New research to focus on weevil control
Eradicating native weevils from export apples should become easier, as the Department of Agriculture and Food (DAFWA) embarks on new research.
Researchers led by YongLin Ren, who is based at Murdoch University, are using ethyl formate to disinfest fruit and make sure that hitch-hiking eucalyptus weevils cannot survive — a current barrier to export apple sales.
“Vaporised ethyl formate was delivered into cool rooms, ” Dr Ren said.
“We are finding the right concentration and duration at a temperature range of 5 to 13C to give 100 per cent mortality of adult weevils without affecting the shelf-life and quality of the apples.”
After commercial trials of ethyl formate on 2000 tonnes of Pink Lady apples in Manjimup cool rooms in 2010, about 300 tonnes of Pink Lady apples were exported to the United Kingdom — a market that lists eucalyptus weevil as a quarantine pest.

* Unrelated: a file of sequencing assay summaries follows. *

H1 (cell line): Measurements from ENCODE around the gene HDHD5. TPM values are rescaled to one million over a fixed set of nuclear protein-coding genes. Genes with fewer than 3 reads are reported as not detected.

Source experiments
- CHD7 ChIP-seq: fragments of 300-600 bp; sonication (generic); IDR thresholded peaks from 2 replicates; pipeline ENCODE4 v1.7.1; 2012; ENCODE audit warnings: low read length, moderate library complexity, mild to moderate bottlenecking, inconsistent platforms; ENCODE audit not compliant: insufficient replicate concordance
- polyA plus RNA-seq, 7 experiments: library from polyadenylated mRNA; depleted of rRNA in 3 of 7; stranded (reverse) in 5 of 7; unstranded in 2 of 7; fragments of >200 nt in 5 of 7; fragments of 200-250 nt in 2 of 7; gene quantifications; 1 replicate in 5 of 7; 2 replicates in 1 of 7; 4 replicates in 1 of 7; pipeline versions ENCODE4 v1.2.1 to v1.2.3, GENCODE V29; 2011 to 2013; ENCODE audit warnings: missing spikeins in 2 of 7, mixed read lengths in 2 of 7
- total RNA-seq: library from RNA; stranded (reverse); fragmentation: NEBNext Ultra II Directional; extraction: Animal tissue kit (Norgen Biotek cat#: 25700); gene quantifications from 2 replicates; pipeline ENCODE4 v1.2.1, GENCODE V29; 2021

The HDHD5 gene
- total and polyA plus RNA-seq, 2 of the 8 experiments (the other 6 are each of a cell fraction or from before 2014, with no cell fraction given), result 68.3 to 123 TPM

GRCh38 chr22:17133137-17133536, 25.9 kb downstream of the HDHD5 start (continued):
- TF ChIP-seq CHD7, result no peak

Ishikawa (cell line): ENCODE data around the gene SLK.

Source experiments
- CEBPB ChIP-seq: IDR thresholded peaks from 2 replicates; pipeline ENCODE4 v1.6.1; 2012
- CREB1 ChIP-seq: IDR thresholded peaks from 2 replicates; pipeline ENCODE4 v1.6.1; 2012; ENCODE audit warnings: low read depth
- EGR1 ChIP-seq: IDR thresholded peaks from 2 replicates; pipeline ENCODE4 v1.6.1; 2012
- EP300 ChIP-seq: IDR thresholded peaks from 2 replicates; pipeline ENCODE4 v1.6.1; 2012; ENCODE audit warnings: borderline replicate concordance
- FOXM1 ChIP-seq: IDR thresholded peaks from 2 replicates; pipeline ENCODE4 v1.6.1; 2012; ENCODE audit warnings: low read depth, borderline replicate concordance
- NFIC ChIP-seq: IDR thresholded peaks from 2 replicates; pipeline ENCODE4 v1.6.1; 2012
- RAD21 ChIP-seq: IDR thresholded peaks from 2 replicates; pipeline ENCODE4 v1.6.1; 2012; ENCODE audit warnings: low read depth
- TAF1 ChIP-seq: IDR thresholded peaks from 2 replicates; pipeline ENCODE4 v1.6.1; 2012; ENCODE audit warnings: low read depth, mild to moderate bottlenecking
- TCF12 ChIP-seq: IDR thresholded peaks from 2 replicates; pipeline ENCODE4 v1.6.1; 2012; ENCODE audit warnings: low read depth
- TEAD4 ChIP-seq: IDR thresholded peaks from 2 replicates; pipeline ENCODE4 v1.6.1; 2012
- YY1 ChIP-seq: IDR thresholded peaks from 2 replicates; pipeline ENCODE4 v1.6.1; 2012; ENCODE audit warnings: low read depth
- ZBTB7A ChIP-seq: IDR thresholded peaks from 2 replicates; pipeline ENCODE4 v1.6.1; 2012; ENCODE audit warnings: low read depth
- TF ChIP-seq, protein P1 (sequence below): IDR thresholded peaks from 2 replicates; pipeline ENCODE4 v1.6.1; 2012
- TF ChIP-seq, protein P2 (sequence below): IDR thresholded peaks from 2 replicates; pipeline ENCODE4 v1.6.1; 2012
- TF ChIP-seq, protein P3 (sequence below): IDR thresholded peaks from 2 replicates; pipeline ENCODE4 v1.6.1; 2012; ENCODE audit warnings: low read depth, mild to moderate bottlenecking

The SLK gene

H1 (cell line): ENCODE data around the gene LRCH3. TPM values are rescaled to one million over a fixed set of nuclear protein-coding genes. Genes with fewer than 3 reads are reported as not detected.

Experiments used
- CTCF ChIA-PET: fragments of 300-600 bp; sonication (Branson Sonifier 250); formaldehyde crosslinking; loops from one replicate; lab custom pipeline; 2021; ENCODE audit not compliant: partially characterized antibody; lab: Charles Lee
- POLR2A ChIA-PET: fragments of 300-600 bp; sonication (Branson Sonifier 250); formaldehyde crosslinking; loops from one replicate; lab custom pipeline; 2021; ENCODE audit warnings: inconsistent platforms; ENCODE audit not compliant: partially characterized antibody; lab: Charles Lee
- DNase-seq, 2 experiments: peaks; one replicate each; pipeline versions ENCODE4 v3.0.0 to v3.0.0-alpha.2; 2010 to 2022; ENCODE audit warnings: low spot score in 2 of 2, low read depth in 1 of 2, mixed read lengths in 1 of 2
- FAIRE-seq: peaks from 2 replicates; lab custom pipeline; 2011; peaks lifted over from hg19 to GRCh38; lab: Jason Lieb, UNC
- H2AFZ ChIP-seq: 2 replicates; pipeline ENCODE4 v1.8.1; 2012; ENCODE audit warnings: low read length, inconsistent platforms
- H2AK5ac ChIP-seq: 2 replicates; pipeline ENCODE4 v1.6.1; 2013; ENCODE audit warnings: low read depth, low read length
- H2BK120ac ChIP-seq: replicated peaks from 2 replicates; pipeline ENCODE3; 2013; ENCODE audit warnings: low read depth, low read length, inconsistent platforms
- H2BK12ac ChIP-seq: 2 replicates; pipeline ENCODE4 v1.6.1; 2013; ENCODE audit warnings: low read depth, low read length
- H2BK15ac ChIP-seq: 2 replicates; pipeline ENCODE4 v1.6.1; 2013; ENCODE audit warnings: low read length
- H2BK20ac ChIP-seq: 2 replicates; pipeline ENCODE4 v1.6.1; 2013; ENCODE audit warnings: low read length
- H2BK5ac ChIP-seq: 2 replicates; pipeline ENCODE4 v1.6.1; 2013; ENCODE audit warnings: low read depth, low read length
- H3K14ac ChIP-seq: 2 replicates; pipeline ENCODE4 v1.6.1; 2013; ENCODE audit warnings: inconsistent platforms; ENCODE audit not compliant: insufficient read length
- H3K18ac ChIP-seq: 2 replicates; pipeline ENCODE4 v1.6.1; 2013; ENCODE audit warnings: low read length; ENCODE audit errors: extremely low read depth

The eucalyptus weevil is not a direct pest of apples but uses them as an ‘over-wintering site’, making it a quarantine pest only, Dr Ren said.
The eucalyptus weevil is found in blue gum plantations, but it is not a major economic problem in Australia, due in part to its natural enemies.
However, the weevil has become a pest in some overseas plantations, which has led to the blocking of apple exports to those countries free of the insect.
Dr Ren said while the research was not yet complete, fumigation had been effective and left negligible residues when the apples were aerated.
He said ethyl formate had great potential for pre-shipment treatment of export apples.
Ethyl formate is already registered as a disinfestation control for some horticultural commodities, but not in the exact way used in the recent trials.
This use is considerably cheaper than other fumigants used commercially, some of which cause phytotoxic reactions and reduce fruit shelf-life.
The research will be completed in 2012 after further trials.
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